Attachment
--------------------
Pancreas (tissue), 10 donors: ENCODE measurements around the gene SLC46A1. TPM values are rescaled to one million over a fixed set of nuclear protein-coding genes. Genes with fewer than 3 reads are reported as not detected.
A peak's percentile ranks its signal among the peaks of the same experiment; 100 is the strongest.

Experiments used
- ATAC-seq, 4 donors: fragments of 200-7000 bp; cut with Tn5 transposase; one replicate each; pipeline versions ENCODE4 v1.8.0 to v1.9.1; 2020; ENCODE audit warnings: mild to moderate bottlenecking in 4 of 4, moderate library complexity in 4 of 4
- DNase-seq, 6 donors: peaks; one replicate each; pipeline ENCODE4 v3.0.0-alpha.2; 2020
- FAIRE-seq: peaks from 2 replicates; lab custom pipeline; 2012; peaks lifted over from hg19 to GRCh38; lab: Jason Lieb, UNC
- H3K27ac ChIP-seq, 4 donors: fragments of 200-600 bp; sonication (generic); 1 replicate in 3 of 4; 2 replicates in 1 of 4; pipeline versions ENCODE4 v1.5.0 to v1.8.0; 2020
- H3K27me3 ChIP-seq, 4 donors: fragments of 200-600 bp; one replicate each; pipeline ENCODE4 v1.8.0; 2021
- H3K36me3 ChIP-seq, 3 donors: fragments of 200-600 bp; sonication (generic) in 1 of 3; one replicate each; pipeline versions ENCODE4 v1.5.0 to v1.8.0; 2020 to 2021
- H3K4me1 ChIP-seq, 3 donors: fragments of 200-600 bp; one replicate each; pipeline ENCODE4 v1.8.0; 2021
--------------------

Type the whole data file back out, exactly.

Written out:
Pancreas (tissue), 10 donors: ENCODE measurements around the gene SLC46A1. TPM values are rescaled to one million over a fixed set of nuclear protein-coding genes. Genes with fewer than 3 reads are reported as not detected.
A peak's percentile ranks its signal among the peaks of the same experiment; 100 is the strongest.

Experiments used
- ATAC-seq, 4 donors: fragments of 200-7000 bp; cut with Tn5 transposase; one replicate each; pipeline versions ENCODE4 v1.8.0 to v1.9.1; 2020; ENCODE audit warnings: mild to moderate bottlenecking in 4 of 4, moderate library complexity in 4 of 4
- DNase-seq, 6 donors: peaks; one replicate each; pipeline ENCODE4 v3.0.0-alpha.2; 2020
- FAIRE-seq: peaks from 2 replicates; lab custom pipeline; 2012; peaks lifted over from hg19 to GRCh38; lab: Jason Lieb, UNC
- H3K27ac ChIP-seq, 4 donors: fragments of 200-600 bp; sonication (generic); 1 replicate in 3 of 4; 2 replicates in 1 of 4; pipeline versions ENCODE4 v1.5.0 to v1.8.0; 2020
- H3K27me3 ChIP-seq, 4 donors: fragments of 200-600 bp; one replicate each; pipeline ENCODE4 v1.8.0; 2021
- H3K36me3 ChIP-seq, 3 donors: fragments of 200-600 bp; sonication (generic) in 1 of 3; one replicate each; pipeline versions ENCODE4 v1.5.0 to v1.8.0; 2020 to 2021
- H3K4me1 ChIP-seq, 3 donors: fragments of 200-600 bp; one replicate each; pipeline ENCODE4 v1.8.0; 2021